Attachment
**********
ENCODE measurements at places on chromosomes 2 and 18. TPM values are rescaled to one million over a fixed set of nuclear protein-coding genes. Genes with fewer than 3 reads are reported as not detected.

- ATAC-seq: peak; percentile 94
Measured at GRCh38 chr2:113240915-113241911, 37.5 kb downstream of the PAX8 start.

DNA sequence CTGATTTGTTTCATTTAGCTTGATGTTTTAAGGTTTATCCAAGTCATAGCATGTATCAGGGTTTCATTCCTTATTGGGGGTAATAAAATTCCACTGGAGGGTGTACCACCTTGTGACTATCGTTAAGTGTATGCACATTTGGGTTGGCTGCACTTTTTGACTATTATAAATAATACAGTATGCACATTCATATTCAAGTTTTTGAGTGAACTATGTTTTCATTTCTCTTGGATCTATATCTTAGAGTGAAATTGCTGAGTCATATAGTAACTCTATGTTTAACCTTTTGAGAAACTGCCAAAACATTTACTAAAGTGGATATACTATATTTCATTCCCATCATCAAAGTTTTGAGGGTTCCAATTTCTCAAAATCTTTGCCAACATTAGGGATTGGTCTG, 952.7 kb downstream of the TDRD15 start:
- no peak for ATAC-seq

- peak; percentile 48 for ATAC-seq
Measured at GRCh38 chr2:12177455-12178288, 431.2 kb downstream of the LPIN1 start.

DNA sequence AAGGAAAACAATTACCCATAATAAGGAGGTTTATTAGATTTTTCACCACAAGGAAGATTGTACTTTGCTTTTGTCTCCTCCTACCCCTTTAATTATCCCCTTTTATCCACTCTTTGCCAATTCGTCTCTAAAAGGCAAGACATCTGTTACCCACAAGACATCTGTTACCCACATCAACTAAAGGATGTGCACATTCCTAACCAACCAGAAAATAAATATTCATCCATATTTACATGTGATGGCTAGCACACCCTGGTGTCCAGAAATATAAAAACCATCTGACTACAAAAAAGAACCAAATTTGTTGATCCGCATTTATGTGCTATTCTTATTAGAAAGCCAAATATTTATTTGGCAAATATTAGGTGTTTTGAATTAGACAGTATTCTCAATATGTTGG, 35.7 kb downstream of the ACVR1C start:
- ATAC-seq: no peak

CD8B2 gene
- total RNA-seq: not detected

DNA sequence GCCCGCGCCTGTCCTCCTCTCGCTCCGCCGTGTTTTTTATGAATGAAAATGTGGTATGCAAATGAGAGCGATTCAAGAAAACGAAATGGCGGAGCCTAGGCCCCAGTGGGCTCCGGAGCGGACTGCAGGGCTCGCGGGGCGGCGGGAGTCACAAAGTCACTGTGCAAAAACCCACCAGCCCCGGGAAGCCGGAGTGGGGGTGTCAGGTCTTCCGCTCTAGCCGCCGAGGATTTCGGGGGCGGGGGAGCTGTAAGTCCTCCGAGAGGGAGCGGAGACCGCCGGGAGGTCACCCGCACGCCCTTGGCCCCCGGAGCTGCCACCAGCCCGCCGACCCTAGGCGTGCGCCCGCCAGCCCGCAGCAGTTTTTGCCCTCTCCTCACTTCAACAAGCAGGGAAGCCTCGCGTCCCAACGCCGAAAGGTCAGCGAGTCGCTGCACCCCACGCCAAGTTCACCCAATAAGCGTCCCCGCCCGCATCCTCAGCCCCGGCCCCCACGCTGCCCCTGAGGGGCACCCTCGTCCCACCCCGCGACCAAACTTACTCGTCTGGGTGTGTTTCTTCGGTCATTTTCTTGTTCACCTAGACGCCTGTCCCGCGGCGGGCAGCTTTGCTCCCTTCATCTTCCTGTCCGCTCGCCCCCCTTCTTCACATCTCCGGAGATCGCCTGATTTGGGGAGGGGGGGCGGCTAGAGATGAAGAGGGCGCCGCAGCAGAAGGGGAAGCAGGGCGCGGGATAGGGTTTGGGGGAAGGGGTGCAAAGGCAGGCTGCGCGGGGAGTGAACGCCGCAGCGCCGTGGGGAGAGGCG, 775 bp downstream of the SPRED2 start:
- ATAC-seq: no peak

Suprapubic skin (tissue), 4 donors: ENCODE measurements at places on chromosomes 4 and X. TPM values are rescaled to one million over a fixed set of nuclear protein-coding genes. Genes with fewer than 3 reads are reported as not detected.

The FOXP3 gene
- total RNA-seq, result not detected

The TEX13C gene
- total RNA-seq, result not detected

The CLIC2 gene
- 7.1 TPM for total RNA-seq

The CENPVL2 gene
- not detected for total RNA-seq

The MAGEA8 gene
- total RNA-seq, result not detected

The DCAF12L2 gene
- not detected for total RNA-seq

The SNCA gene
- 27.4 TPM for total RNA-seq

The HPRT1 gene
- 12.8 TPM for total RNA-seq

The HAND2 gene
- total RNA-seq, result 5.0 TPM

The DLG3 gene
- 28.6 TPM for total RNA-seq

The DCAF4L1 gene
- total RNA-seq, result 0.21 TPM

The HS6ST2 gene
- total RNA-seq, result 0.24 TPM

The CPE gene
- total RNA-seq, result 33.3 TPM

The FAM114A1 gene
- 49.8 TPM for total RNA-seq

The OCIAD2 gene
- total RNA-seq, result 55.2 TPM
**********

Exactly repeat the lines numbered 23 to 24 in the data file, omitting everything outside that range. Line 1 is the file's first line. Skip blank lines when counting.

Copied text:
The MAGEA8 gene
- total RNA-seq, result not detected